Friday, July 31, 2009

The Obligatory Shakespeare Nod

Yes, the name Leontes was taken from The Winter's Tale--but not without some reason (that reason being more than Winter's being one of my favorite Shakespeare tragedies).

Leontes is a character that interested me more and more as I went along with the final half of Quarantine. Other writers often mention how characters they create surprise them at times--this never really happened to me, not until Leontes, at least. The further I got into the book, the more I realized how someone like Leontes would react in certain situations. And truth be told, I wasn't always happy with his behavior, but it rang truer than any alternative. His arc became more and more compelling, more nuanced than I anticipated. And if there every is a part two to Quarantine, I have plans on where his character will go, and it's pretty exciting.

Tuesday, July 28, 2009

Insomnia Goings On

As always, Insomnia is chalk full with projects on their plate. I have my suspicions that Nic Wilkinson, Insomnia's Creative Director, actually has a small army of oopma loompas at her disposal, though can't back that up with any facts.

Anyway, Burke and Hare (preview page above), the first book on Virgil, Insomnia's bio graphic novel imprint, is set to be released in October. As a special treat, Insomnia is previewing the first chapter as an eBook. I was hooked in these few pages. Check it out for yourself here. What's also exciting about this book--besides it's obvious quality--is the artists who have contributed work for the gallery. Here's the star-studded lineup:

* Frank Quitely (All Star Superman, We3, The Authority)
* Gary Erksine (Dan Dare, Jack Cross, JSA Strange Adventures)
* Colin MacNeil (Dredd)
* Stephen Daly (Ballykissangle storyboards)
* Dave Hill (Gabriel)
* David Alexander (The McBams)
* Alex Ronald (Dredd, Lobo)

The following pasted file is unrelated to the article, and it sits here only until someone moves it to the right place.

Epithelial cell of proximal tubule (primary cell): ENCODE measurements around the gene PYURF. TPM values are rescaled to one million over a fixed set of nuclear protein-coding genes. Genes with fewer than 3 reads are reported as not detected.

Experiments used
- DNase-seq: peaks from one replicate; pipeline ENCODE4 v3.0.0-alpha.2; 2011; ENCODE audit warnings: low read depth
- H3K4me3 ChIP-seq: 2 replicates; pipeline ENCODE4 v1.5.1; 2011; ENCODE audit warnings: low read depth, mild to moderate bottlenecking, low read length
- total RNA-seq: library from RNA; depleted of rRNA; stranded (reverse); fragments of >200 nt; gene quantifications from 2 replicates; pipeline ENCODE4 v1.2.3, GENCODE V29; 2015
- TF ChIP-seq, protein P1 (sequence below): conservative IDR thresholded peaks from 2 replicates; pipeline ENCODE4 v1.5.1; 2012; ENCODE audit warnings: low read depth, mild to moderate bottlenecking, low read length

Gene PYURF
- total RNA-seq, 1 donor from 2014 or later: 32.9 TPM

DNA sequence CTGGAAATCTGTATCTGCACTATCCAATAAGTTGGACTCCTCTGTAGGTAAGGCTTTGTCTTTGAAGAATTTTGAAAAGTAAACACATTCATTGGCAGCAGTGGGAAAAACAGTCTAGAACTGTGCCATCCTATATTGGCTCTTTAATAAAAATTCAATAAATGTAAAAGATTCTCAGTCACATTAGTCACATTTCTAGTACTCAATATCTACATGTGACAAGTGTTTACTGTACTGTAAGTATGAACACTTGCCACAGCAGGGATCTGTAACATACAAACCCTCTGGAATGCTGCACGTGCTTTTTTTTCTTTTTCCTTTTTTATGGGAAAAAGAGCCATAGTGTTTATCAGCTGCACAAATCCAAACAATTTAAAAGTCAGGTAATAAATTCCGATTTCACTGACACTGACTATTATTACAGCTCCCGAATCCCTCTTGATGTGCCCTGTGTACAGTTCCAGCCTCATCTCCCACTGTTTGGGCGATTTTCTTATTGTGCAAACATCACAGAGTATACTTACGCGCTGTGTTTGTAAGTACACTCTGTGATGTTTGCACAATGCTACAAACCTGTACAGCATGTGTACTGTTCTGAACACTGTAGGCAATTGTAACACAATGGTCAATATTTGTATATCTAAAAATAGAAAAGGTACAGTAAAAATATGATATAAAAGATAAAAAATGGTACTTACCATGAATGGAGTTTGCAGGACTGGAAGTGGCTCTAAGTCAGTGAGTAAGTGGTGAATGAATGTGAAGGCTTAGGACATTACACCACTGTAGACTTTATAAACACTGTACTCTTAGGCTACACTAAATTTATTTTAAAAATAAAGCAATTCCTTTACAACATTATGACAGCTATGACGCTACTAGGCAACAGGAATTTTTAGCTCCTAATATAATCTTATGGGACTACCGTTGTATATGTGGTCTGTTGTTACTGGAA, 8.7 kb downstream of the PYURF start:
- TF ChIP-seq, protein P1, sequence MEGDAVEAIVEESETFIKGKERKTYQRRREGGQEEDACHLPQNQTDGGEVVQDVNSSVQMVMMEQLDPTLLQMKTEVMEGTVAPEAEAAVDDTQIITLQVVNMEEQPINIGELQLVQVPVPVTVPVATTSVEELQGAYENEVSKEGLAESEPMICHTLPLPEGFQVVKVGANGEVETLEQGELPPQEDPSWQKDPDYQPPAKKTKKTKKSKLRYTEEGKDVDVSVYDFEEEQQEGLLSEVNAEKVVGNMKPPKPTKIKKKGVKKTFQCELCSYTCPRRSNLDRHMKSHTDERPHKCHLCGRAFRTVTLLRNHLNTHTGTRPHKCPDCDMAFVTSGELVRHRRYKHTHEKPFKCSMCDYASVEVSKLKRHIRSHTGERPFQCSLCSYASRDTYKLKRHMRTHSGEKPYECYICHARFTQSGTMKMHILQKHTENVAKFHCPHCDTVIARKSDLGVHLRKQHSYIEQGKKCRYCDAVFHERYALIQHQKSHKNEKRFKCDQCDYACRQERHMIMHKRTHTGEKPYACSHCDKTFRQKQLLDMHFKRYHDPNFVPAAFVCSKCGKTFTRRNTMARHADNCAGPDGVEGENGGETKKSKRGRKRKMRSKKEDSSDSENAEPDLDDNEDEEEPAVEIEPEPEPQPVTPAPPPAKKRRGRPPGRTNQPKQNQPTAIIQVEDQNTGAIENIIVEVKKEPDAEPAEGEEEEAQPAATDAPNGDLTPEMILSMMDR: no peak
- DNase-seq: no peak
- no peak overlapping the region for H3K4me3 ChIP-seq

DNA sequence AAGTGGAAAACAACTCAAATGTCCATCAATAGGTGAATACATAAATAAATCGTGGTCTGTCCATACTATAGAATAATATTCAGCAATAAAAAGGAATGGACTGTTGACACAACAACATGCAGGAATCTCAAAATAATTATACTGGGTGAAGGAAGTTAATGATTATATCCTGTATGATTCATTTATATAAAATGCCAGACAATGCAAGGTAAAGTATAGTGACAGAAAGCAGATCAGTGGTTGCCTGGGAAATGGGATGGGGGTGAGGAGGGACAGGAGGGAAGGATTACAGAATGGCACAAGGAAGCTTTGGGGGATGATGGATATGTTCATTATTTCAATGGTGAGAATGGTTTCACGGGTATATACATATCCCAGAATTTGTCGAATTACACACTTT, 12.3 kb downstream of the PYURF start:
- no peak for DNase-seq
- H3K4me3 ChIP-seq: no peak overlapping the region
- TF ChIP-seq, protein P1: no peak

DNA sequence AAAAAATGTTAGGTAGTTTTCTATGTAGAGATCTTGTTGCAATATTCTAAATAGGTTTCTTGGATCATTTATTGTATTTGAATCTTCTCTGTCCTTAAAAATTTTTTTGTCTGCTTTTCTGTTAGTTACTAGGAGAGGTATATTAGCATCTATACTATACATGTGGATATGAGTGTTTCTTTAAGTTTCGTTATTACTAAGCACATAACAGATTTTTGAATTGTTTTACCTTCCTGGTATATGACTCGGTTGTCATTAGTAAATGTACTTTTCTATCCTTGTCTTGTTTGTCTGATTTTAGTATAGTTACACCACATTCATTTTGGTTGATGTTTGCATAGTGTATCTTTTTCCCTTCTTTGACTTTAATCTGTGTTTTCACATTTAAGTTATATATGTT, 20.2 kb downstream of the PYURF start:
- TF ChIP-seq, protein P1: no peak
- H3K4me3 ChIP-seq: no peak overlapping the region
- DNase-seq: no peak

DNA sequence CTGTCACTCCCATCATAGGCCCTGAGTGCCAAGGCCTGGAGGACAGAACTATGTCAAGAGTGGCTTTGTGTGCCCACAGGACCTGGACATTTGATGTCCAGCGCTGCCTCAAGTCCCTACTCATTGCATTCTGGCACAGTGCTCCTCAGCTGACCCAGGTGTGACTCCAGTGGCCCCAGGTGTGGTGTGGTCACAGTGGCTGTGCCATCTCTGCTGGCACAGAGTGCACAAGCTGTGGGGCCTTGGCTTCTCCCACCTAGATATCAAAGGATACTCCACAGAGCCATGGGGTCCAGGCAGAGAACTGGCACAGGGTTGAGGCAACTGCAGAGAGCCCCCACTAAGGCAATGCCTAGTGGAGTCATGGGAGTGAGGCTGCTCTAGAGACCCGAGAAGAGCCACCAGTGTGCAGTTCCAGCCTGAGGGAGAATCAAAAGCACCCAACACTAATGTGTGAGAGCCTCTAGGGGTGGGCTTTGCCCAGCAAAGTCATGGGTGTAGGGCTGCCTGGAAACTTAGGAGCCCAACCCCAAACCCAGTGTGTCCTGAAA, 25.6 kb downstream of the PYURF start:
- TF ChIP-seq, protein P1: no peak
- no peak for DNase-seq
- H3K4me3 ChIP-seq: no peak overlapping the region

* Stuart Beel (computer games)
* Lynsey Hutchinson (Skeptic)

Yeah, all of them.

Additionally, prior to the release of Burke and Hare, Insomnia is publishing MILK, an art portfolio by Stref. Alan Grant, commenting on MILK, said that, "Coming from a virtually unknown artist, MILK contains some of the most beautiful, expressive art that I've seen in a long time. It deserves to be a huge commercial success." There's an eBook preview for this title as well.

Meanwhile, in my own small corner of the Insomnia universe, Monty continues to churn out stellar art work for Quarantine. His attention to detail and character nuance has been especially impressive. I'll be posting his sketch of Leontes at the end of the week.

Monday, July 27, 2009

North Shore Comics Piece

This North Shore piece was one of those rare instances where two of my different types of writing come together (those being comics and journalism). North Shore allowed me to indulge my inner (outer?) nerd, and I think the article turned out pretty well. It was truly a blast to talk comics with Alex Ross, Jeff Moy, and Gary Gianni, three big names here in the Chicagoland area. Moy will be this year's Wizard Comic Con (August 6-9), which I will also be attending. I've got some flashy new business cards to pawn off on unwitting attendees.

The article as it appears on the North Shore site, it should be noted, isn't totally complete--while a spectacular Ross illustration accompanies the posting, Moy's and Gianni's artistic contributions aren't online. To see those, check out the actual issue.

Monday, July 20, 2009

The Hero Shot

Well, "hero" probably isn't the most accurate word when it comes to Henry, the central character in Quarantine. He's the closest thing this book has to a protagonist, I can say that; the best way to describe Henry is as the moral compass of the book. He's compelled towards the good, and when he acts in a way that betrays that impulse, he recognizes it.

Having a flawed cast of characters has always been central to Quarantine, ever since I began writing it. It's a quality I picked up from Alan Moore, specifically in Watchmen (it's been recycled many times over since, sometimes in compelling ways, other times in flat, uninteresting ways). This is taking things a bit off topic, but one of my favorite panels from Watchmen, perhaps one of my favorite panels ever, is when Laurie confronts the Comedian at the party, calling him rapist in front of a crowd of distinguished guests. Blake just looks at her, stunned, bewildered, even hurt, and says "Only once." There's so much emotion and psychology in that moment, but one of the main things to glean from it isn't that Blake doesn't get it--it's that others don't get him or understand the world as he does. You see how exactly deep his personal philosophy goes (not to mention the secret he's harboring) in this single panel.

Back to Henry. Monty did an superb job of capturing the character in this sketch--the solemnity, the focus, even the grief he bottles within. I can't say enough about the skill and work Monty is bringing to this book.

Look for a Leontes preview soon.